Most fans of the revolutionary era are familiar with the natural aristocracy that developed in the late 1700s and their feelings of disenfranchisement from the British Empire. One of the most interesting figures that emerged from that time period, Benjamin Franklin, has always been set apart from the other leaders of the American Revolution as eccentric. The Loyal Son, furthers the exploration of Benjamin Franklin's unconventional life by exposing his unique family relationships, which up until now, I knew little about. I found this biography of Franklin and his son fascinating. For me, the best parts were their roles in the militia during the French and Indian War and their dealings with the Native Americans. I was never aware that Benjamin Franklin championed the rights of the Natives. Nor did I know anything about his illegitimate son and what a major role he played in the colonies. Overall, I think anyone who enjoys learning about events leading up to the American Revolution will love this book.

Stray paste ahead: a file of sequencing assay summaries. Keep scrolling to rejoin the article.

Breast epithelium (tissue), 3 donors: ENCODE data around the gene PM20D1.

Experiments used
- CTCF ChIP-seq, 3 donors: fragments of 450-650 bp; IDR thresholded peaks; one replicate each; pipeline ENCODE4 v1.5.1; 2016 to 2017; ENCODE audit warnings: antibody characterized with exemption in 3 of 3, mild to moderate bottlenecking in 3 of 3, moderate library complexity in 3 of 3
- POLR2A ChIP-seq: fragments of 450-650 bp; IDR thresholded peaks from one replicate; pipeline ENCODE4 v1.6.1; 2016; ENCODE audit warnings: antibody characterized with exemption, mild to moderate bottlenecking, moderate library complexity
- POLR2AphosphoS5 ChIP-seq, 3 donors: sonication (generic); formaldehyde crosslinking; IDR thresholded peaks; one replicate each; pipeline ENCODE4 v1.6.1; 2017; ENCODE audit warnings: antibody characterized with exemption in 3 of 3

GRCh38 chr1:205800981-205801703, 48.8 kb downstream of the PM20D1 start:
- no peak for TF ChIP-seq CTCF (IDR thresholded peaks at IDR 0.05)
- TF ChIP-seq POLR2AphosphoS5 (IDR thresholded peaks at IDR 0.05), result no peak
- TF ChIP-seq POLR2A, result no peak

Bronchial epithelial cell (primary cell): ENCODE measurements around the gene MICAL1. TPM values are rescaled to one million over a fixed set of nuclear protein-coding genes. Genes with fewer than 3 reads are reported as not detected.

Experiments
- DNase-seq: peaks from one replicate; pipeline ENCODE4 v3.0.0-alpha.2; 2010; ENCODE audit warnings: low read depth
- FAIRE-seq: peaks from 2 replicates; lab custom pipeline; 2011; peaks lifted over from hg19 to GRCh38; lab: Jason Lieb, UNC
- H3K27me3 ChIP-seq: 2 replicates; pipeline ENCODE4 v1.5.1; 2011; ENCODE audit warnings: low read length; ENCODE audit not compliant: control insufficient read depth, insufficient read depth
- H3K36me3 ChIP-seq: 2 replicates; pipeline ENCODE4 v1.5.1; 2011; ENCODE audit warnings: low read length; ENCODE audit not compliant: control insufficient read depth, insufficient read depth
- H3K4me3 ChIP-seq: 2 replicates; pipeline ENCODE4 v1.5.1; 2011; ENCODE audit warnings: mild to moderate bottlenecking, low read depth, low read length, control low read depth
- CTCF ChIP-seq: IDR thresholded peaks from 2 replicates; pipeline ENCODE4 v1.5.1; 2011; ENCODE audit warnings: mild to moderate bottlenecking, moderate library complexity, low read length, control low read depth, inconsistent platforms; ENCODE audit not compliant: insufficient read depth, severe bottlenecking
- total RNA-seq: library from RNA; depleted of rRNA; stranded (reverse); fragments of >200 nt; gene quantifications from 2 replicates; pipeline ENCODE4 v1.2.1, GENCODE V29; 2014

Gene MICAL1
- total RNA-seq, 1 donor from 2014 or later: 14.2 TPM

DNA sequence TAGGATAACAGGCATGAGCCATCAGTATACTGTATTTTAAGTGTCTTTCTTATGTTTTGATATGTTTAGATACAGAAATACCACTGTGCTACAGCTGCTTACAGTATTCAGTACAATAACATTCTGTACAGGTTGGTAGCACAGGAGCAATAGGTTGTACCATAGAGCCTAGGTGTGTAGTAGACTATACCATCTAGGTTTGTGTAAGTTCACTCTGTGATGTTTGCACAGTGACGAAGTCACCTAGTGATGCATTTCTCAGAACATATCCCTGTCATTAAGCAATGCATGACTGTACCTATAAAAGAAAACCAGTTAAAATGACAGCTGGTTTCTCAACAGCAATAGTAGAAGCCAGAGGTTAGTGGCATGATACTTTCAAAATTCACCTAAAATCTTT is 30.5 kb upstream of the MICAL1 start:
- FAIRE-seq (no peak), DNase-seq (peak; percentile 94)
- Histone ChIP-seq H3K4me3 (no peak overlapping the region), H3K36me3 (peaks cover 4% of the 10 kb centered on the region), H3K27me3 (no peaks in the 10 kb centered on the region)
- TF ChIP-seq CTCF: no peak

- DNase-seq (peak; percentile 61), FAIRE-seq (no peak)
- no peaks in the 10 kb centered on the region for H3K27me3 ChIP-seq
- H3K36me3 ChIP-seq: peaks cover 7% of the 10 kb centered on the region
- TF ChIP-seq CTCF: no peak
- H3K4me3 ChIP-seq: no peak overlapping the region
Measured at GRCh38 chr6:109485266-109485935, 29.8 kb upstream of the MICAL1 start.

• Bob H
    Apr 21, 2017

    This is an important and well-researched new biography, two biographies really, one of William Franklin, royal governor of New Jersey during the Revolution, and of his famous father, Benjamin. The book follows William's life, from the 1760s on, as he rose in colonial society, and as Franklin would become more and more involved in the revolutionary movement. The war between Loyalist and Continental would divide father and son, and each would play a major role on their respective sides, William as